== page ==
Rank:


Captain

Service No(s):


4699; 511238

Regiment:


London Regiment

Unit:

14th (County of London) Battalion; 6th (city of London) Battalion; 28th Battalion; 1/23rd Battalion

Returned:

Yes

Place of birth:

Islington

Occupation:

Bank clerk

Date of death:

Cause of death:

Grave or panel reference:

Name of father:

Thomas William Eve

Name of siblings:

William; Edward John

Name(s) of children:

Norman

Died:

No

Date of birth:

07/08/1894

Place of enlistment:

Event:

France

Age at death:

Cemetery or memorial:

Other memorial:

Name of mother:

Kate Eve

Name of spouse:

Gladys, nee Bird

Address:

1911 Census - 2 Dagmar Road

Biography:

Victor Leonard  Eve was the younger of two brothers commemorated on the plaque to returning soldiers. Together with his older brother Edward, he served in the 14th Battalion of the London Regiment, and both brothers later became officers.

Victor was born in August 1894, the third son of Thomas Eve, a hardware stock keeper, and his wife Kate. In 1901 the family lived at 97 Woodstock Road, Finsbury Park, and by the time of the 1911 Census they had moved to 2 Dagmar Road, though the oldest child, William, had by then died. Victor was working as a bank clerk.

Victor joined the 14th (County of London) Battalion of the London Regiment (London Scottish) as a Private, and in August 1916 he was wounded on active service. When he next appears in the records it is 1918 he is a 2nd Lieutenant in the 6th (City of London) Battalion, but attached to the 28th Battalion of the London Regiment (Rifles). It seems Victor was commissioned in February 1918 as his seniority date given in later records is 28 February that year.

In August 1918 Victor was wounded again, this time while serving as a Lieutenant with the 1/23rd London Regiment. He received a shrapnel wound to his left arm on 21 August and was admitted to the 150th Field Ambulance (Royal Naval Division.) A Field ambulance was a mobile front line medical unit (not a vehicle), with responsibility for the care of casualties of a Brigade or Division. The Field Ambulance took casualties from Bearer Relay Posts which were up to 600 yards behind the Regimental Aid Posts in the front line, rearwards through an Advanced Dressing Station to the Main Dressing Station. 150th Field Ambulance, manned by the Royal Navy rather than the Army for historical reasons, was active at the Second Battle of the Somme, the Battle of Albert between 21 and 23 August 1918, during which it seems Victor was wounded.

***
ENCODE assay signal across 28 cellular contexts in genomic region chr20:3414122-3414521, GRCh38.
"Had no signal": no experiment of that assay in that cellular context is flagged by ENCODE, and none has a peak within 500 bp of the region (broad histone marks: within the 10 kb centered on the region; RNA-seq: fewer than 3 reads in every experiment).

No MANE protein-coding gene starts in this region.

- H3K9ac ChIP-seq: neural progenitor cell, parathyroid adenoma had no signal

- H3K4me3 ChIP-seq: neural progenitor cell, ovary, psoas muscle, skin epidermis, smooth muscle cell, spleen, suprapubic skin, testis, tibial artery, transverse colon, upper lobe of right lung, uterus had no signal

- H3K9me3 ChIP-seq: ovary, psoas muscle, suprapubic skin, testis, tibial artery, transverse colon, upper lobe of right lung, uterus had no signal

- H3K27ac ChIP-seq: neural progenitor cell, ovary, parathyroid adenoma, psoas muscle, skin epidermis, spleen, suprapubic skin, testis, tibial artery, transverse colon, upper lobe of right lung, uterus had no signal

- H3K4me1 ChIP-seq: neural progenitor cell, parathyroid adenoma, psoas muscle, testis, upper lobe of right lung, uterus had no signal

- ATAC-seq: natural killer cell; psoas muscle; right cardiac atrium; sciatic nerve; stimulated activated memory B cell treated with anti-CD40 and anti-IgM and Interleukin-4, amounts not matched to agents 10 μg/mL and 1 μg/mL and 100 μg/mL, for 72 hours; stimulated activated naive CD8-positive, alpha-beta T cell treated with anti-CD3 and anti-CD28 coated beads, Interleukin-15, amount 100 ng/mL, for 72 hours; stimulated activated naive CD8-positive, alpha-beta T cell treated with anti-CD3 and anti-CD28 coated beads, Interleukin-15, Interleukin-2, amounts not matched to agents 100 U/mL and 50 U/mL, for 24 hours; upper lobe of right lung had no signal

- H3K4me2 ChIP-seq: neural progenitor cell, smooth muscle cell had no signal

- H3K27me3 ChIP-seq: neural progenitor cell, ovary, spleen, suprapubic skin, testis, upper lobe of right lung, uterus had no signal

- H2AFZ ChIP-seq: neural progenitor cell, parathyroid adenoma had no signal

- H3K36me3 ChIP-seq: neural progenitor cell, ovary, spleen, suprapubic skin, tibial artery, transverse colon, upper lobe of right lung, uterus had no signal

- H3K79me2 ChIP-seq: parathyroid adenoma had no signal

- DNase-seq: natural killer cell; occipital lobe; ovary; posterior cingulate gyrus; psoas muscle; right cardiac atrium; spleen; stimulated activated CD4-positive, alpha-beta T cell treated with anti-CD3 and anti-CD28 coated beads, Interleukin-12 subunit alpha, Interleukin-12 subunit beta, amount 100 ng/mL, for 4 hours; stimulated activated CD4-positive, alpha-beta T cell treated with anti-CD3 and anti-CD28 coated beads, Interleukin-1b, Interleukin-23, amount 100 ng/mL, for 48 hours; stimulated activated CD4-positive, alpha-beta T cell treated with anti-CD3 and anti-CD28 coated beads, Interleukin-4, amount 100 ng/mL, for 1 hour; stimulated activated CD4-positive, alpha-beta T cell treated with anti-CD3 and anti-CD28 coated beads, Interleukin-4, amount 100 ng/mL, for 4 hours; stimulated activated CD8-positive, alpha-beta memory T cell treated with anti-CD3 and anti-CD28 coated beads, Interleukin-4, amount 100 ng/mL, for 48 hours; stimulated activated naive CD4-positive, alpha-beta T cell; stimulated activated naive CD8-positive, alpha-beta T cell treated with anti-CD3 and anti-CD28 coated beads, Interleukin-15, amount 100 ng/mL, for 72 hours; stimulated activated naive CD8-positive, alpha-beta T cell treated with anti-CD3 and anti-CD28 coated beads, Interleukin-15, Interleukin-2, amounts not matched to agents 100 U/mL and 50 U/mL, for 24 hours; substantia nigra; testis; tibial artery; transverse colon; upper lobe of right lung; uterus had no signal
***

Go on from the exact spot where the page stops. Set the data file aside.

From the Field Ambulance Victor was transferred to a sick convoy, No 19 Ambulance Train. This was a real train. Purpose built Ambulance trains were first used during the Boer War and at the outbreak of the First World War, seven Railway Companies were instructed to provide 12 nine-coach ambulance trains to convey the wounded. Railway companies had to fit the facilities of a hospital into the confines of a train. Ambulance trains were up to a third of a mile long and included wards, pharmacies, emergency operating rooms, kitchens and staff accommodation.

As the war progressed, more and more trains were needed. By 1918, the railway companies had built 20 ambulance trains for use in Britain and 31 for the continent. The continental trains were carefully designed to carry more passengers over longer distances. Ambulance Train No 19, a continental one, was built by the Great Western Railway. The trains, staffed by nurses of the Red Cross and Queen Alexandra’s Imperial Military Nursing Service and army medical officer doctors and orderlies of the Royal Army Medical Corps, took severely wounded soldiers from battlefields in France and Flanders to hospitals all over the UK, including in the highlands of Scotland.  We don’t know where Victor was taken, but his condition must have been serious. He qualified for a Wound Stripe on his uniform.

There is one further record of a Captain V. Eve of the London Regiment listed as wounded in the War Office Daily List No 5660 of 3 September 1918. This appears to be Victor, who seems to have been promoted again.

In July 1917, whilst serving, Victor married Gladys Bird in Islington. After the war they had a son, Norman, born in December 1922. By the mid-1930s they were living at 2, West Court, Inderwick Road in Crouch End. In the 1939 Register Victor is listed as a Bank Cashier; Gladys as carrying out ‘Unpaid domestic duties;’ and Norman, aged 18, as ‘seeking work. Not previously employed’. He had presumably recently finished his education as ‘at school’ was crossed out. Victor died in April 1958 in Southend.